Sacrifice (Motörhead album)
|Studio album by Motörhead|
|Released||11 July 1995|
|Label||CMC International, SPV/Steamhammer|
Sacrifice is the twelfth studio album by British band Motörhead. Released in 1995, it is the second, and last album, to feature the four-man lineup of Lemmy, Phil "Wizzö" Campbell, Würzel, and Mikkey Dee, as Würzel left the band at the end of recording this album.
Motorhead reunited with producer Howard Benson for Sacrifice. "This is a very good album," vocalist and bassist Lemmy wrote in the sleeve notes, "Put it in your system and your girlfriend's clothes fall off." Lemmy views Sacrifice as one of his favourite records the band has made, despite the difficulties involved, which he explained as:
Howard was producing us again, but he'd also just got an A&R gig with a label called Giant. So his mind was in at least two or three different places, and half the time the engineer, Ryan Dorn, was holding it all together, following the direction Howard gave him. And it was becoming clearer every day that Würzel was on his way out of the band. He wouldn't extend himself at all, and usually just sat there while we were writing songs, with his guitar across his knee. When we stopped playing, he stopped playing and when we started again, he would too.
In the band documentary The Guts and the Glory, all three band members express regret over Wurzel's departure, but insist it was inevitable, with drummer Mikkey Dee commenting, "I remember when it happened, it was both panic and satisfaction at the same time because Wurzel was also very tired of us and we were very tired of him. It was a mutual thing. I miss him tremendously as a guy, but not as a guitar player. He was no good in the end." Campbell, who joined Motorhead with Wurzel in 1984, recalls, "It took him six hours to try and do a solo on this one song on Sacrifice and in the end he just fuckin' slammed the guitar down and legged it - took the guitar with him and that was basically it." In the same film, Lemmy reveals that Wurzel began to suspect that he was being ripped off financially:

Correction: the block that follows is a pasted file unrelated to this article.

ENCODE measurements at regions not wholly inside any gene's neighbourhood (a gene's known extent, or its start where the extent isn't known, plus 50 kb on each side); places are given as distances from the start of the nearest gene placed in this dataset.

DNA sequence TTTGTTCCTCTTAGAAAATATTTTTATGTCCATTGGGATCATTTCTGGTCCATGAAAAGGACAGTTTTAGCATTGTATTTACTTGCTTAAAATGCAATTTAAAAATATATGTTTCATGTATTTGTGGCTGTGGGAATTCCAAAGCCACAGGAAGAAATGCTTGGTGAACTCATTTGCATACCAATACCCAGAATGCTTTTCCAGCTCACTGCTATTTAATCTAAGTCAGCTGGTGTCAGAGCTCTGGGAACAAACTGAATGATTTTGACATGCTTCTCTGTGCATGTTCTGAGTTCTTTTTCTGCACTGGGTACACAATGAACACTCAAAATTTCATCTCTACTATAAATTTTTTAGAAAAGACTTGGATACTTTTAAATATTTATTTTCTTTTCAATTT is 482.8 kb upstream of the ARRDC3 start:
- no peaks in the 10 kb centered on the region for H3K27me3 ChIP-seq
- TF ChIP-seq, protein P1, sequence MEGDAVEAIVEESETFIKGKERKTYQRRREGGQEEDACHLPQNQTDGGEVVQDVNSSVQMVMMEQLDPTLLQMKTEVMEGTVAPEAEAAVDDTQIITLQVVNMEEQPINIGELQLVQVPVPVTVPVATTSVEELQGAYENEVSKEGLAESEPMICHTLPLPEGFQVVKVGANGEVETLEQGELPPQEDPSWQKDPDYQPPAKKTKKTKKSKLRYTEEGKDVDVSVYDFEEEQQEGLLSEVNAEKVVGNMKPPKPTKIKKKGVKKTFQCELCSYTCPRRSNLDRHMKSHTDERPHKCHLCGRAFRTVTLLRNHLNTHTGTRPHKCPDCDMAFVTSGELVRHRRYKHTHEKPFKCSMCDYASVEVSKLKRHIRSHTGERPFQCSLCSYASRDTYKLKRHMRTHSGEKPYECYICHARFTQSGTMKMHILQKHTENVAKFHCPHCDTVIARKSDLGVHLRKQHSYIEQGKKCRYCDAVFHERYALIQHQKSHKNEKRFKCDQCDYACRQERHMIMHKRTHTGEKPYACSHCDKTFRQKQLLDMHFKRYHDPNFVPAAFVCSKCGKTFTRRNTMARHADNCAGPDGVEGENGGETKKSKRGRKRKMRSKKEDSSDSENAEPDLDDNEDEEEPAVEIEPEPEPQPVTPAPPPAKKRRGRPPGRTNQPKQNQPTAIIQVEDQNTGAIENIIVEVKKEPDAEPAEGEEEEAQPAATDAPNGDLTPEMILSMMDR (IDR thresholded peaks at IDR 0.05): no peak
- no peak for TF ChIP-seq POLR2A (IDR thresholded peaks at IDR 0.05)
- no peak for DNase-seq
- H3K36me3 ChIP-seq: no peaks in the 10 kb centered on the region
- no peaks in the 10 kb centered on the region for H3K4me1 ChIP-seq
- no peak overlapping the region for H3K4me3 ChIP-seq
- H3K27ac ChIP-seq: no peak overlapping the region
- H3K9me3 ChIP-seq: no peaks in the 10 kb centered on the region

- He only played one solo on the whole album. He was gone already before we started that album. His input was, like, very minimal. It's a shame about Wurzel; he started to believe the wrong people. 'Cause I was his best friend in the band and offstage - I was his best friend - and he didn't believe that; he started accusing me of stealin' his money and shit, like I need Wurzel's money. I mean, I've got all that money coming from Hawkwind before him and the Motorhead before him - I didn't need his fuckin' money, and I wouldn't have stolen it even if I did. That's not like me. But there he goes - you make your choices and suffer the consequences.
Rather than hiring a new guitar player, the band decided to revert back to a three-piece.
The band went into the studio with some great songs, Lemmy recalls, although "Sex & Death" was written in ten minutes on the last day of recording, "In Another Time" was altered beyond all recognition and there were three sets of lyrics for "Make 'Em Blind". Dee and Campbell didn't realise that "Out of the Sun" was only two and half verses and had rehearsed it as such but Lemmy added another section when nobody else was around, with him playing bass and Jamie, his guitar roadie, playing guitar, he then gave the others a tape of it; according to Lemmy, when Würzel played it in the rental car he nearly drove off the road. "Make 'Em Blind" came from improvisation, with Campbell recording the solo in one take, falling over the couch and onto his back laughing uproariously. Lemmy states that the album contains more nonsense than most of the previous album - the lyrics don't mean anything you can really get a hold of - but that they convey the mood, especially the title track and "Out of the Sun". "Dog Face Boy" is about Campbell, but Lemmy decided that only after having written it, likening the line "Poor boy out your mind again/Jet plane outside looking for another friend" to Campbell's habit of quickly hitting town and looking for fun after getting off the plane.